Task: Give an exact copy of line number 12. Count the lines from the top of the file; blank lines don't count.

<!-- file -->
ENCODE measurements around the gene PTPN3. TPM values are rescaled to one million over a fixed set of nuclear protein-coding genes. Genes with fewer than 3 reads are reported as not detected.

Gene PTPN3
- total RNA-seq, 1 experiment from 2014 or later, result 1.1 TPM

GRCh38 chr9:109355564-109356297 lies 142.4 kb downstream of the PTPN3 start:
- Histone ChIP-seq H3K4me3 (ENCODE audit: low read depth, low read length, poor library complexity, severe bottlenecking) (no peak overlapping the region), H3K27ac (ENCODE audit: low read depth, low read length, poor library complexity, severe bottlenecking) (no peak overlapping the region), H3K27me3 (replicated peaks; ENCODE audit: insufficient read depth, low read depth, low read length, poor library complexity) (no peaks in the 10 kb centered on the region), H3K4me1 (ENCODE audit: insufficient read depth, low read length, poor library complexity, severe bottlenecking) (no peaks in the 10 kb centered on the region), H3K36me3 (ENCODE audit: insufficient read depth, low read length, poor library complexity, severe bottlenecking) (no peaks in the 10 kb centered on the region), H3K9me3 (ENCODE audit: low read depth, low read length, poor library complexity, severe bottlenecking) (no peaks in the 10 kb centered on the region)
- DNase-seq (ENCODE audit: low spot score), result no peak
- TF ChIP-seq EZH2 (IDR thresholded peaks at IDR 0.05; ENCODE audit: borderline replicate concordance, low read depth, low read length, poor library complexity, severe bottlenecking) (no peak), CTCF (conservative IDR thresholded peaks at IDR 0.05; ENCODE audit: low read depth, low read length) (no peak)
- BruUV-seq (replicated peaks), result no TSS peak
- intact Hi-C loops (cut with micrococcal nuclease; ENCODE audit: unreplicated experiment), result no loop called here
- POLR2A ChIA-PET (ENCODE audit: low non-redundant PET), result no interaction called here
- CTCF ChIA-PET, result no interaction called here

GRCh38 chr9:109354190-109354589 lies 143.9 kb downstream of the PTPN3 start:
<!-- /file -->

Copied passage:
GRCh38 chr9:109354190-109354589 lies 143.9 kb downstream of the PTPN3 start: